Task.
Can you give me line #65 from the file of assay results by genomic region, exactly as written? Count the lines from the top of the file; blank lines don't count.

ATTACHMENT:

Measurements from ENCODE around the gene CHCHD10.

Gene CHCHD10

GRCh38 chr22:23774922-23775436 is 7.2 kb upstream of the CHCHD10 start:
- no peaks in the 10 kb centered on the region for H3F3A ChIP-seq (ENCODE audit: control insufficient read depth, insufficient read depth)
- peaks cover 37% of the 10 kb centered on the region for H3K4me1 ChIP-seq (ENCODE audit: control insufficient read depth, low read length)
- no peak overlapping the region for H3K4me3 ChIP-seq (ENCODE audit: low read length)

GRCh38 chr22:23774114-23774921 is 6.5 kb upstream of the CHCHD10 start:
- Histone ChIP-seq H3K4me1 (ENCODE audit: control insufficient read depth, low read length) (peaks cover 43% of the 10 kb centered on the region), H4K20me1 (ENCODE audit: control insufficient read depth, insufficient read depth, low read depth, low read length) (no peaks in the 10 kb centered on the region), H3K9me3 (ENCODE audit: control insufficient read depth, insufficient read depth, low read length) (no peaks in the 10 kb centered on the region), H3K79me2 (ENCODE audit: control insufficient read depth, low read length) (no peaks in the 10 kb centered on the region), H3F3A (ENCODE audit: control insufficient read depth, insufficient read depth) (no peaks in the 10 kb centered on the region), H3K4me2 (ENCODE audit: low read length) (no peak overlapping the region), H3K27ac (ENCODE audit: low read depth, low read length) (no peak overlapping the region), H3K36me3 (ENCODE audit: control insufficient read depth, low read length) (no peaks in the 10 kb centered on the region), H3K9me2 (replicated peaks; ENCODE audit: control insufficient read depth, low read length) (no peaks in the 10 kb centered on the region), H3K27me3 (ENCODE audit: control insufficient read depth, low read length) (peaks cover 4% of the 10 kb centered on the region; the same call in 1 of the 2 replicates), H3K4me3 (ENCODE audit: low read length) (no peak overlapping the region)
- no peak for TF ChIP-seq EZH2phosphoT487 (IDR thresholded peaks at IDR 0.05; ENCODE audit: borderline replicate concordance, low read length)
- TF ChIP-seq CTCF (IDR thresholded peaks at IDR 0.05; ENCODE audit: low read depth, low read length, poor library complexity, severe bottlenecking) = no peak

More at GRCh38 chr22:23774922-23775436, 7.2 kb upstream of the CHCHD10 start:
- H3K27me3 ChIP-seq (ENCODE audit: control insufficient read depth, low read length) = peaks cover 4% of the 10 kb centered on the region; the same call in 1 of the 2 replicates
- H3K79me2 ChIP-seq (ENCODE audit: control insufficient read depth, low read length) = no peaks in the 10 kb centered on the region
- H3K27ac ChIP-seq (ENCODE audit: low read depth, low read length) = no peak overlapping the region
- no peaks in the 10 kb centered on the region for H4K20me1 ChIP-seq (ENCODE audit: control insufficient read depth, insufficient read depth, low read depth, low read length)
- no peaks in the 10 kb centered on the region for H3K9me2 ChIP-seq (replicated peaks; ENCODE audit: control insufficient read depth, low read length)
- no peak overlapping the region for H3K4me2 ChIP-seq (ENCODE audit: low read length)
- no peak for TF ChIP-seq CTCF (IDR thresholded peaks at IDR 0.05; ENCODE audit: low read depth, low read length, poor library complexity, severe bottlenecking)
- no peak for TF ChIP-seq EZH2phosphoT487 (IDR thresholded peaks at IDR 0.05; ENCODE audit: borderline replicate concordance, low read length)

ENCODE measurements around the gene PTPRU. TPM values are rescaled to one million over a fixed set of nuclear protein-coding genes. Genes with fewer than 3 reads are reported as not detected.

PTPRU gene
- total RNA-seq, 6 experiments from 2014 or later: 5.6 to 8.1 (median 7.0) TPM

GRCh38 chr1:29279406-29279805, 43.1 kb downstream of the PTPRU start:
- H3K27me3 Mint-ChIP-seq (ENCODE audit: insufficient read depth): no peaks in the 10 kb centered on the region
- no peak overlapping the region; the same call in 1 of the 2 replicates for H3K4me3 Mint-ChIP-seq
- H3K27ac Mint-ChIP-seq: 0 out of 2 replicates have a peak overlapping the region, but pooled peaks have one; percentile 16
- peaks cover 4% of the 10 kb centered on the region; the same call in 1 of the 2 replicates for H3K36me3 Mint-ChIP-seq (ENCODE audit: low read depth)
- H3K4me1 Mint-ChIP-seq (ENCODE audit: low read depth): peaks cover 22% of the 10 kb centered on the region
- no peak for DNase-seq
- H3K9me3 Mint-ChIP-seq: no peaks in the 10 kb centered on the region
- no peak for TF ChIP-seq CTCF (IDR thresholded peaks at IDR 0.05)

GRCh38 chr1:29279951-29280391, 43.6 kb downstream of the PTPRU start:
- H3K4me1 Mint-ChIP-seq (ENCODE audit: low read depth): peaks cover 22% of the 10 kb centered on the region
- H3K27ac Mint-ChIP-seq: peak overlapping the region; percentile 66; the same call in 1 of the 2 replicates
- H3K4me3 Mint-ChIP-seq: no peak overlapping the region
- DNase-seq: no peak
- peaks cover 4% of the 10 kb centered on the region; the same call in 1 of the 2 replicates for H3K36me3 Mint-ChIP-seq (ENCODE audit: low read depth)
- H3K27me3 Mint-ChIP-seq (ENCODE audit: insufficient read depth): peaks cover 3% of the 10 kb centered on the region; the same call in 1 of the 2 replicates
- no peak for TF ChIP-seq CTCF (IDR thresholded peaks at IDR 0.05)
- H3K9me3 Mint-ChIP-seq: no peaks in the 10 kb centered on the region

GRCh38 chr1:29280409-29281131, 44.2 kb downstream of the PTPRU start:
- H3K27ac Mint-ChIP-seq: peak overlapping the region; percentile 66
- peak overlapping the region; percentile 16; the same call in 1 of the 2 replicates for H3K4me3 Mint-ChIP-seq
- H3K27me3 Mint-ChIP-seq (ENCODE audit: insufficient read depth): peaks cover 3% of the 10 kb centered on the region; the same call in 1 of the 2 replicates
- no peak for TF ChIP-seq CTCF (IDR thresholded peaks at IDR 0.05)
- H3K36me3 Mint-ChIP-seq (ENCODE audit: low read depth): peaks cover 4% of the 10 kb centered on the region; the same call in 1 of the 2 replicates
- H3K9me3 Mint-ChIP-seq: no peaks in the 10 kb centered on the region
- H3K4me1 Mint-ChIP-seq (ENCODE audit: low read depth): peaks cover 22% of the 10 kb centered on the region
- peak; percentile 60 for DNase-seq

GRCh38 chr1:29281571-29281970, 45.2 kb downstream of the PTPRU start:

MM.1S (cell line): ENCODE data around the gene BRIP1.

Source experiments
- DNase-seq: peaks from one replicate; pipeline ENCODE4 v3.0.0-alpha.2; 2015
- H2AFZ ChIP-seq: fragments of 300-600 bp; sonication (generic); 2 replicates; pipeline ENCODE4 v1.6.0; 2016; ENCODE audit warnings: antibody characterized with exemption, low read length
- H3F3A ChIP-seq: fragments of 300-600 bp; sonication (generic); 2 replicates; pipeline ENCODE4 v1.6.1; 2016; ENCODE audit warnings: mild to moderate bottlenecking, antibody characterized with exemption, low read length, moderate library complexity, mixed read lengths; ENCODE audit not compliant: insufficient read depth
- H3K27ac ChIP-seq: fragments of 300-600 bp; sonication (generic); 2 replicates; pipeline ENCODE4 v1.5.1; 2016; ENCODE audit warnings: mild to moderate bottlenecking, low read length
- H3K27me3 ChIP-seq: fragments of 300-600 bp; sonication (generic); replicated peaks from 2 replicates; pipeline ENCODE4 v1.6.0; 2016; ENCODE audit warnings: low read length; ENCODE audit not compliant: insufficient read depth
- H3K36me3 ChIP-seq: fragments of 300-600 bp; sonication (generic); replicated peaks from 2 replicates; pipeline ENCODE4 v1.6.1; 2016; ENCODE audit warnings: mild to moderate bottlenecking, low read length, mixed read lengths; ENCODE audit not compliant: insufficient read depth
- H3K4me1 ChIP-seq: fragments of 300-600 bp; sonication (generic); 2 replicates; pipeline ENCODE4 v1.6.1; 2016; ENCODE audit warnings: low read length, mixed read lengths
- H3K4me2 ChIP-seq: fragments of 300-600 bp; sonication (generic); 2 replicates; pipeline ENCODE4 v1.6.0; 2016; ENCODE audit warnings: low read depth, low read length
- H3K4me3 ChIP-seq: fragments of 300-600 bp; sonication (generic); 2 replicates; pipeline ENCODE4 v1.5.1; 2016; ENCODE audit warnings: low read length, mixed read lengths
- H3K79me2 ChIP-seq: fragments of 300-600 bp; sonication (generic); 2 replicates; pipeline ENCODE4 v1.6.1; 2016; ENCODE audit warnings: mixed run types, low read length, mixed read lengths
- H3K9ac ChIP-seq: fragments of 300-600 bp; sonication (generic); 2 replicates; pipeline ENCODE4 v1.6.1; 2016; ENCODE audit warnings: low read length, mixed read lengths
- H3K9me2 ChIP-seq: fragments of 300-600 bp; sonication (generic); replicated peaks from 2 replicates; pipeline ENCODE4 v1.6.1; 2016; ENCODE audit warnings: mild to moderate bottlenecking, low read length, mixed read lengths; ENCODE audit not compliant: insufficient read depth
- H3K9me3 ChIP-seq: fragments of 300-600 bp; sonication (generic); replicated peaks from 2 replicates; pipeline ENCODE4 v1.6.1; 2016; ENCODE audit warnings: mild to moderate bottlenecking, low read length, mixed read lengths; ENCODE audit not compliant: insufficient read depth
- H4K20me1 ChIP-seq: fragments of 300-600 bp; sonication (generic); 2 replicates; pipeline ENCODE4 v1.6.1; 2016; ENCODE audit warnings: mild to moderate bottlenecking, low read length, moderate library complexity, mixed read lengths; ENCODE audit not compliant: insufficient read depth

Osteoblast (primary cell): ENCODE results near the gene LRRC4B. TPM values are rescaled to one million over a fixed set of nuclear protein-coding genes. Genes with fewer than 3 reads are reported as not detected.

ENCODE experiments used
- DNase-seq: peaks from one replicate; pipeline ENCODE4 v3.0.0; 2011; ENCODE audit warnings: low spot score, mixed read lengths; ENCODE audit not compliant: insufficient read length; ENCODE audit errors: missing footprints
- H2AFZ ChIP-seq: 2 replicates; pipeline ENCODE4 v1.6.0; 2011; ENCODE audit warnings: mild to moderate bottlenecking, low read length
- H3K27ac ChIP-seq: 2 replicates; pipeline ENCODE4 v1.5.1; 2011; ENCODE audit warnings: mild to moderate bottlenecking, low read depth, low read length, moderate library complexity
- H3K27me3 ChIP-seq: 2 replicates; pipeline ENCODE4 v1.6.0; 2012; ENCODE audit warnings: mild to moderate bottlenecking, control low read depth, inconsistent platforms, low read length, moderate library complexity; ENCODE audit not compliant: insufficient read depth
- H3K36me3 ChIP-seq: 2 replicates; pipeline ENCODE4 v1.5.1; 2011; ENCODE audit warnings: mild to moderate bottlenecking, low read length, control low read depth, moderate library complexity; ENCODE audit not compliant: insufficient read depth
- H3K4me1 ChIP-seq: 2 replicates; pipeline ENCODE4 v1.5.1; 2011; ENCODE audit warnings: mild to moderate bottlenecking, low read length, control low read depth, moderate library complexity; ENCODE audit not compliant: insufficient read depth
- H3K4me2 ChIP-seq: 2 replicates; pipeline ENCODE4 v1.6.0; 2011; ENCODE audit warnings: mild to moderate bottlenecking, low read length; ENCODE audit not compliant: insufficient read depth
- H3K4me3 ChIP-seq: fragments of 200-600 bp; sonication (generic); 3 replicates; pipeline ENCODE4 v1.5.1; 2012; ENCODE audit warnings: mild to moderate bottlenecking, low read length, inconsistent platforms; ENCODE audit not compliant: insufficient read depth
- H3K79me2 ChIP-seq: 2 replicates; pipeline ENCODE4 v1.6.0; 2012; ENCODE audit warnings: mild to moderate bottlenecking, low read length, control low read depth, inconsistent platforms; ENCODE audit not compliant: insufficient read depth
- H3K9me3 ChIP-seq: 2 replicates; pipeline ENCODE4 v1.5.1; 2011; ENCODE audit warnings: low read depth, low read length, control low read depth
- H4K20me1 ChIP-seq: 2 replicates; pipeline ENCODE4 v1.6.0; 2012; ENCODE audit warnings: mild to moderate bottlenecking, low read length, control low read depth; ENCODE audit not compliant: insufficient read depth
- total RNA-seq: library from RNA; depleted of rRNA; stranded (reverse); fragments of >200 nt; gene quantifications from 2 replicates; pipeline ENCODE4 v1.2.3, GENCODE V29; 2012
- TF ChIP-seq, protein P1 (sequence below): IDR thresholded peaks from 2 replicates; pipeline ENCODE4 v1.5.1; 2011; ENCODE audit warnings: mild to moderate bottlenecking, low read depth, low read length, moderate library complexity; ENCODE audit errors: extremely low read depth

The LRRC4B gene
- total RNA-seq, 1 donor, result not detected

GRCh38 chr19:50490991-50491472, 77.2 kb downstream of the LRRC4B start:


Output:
- H3K9me3 ChIP-seq: fragments of 300-600 bp; sonication (generic); replicated peaks from 2 replicates; pipeline ENCODE4 v1.6.1; 2016; ENCODE audit warnings: mild to moderate bottlenecking, low read length, mixed read lengths; ENCODE audit not compliant: insufficient read depth